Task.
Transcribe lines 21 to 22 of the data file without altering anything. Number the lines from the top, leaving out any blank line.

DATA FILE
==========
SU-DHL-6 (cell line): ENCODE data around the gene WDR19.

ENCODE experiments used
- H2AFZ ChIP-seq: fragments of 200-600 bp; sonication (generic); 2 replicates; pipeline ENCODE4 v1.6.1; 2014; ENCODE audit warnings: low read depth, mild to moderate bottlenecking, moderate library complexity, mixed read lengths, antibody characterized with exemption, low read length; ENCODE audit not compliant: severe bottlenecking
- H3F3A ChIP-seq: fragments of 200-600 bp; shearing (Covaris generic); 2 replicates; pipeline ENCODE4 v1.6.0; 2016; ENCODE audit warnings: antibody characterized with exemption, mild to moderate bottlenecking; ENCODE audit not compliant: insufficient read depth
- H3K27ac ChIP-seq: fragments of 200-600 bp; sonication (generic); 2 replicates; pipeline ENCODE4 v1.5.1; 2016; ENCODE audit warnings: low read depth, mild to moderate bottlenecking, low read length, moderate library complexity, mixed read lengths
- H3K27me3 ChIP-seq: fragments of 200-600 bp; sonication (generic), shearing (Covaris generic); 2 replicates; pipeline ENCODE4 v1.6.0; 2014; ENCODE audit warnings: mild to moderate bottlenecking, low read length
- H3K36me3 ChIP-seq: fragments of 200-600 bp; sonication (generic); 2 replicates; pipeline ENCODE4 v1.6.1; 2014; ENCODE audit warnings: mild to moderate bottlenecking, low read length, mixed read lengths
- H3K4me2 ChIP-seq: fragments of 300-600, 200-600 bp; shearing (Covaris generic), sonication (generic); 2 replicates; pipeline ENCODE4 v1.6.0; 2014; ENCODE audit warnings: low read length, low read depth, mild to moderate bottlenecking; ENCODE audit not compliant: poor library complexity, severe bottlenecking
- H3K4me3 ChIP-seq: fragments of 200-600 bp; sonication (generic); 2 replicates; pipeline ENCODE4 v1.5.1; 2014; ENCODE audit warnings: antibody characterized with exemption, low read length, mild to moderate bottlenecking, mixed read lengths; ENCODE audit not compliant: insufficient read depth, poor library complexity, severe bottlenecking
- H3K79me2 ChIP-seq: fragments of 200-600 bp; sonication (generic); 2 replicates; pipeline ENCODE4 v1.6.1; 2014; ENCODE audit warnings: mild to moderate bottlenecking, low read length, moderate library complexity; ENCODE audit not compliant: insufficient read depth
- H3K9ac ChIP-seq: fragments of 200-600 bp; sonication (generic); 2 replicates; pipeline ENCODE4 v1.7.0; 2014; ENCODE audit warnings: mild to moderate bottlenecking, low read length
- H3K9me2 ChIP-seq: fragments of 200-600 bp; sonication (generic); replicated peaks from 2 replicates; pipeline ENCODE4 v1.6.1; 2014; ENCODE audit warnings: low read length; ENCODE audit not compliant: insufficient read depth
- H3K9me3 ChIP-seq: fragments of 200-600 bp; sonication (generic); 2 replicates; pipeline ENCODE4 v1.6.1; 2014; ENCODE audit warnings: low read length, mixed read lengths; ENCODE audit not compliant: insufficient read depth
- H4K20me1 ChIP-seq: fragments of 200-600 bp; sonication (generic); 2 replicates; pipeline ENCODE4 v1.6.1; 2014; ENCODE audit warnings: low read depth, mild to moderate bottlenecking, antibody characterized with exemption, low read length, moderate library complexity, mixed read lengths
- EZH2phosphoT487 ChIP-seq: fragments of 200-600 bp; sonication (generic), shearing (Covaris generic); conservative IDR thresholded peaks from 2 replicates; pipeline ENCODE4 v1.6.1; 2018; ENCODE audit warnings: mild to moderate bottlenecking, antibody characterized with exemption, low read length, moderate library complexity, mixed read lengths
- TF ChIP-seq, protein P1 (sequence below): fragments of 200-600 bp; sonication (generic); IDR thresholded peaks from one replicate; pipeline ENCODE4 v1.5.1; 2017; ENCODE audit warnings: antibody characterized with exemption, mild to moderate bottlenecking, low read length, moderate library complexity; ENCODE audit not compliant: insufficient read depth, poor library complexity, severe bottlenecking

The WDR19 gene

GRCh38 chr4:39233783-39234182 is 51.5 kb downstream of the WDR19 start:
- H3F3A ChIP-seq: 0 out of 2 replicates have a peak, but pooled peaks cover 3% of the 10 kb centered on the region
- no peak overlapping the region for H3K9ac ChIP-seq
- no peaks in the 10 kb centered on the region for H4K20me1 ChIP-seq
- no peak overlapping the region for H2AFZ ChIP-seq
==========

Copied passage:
- no peaks in the 10 kb centered on the region for H4K20me1 ChIP-seq
- no peak overlapping the region for H2AFZ ChIP-seq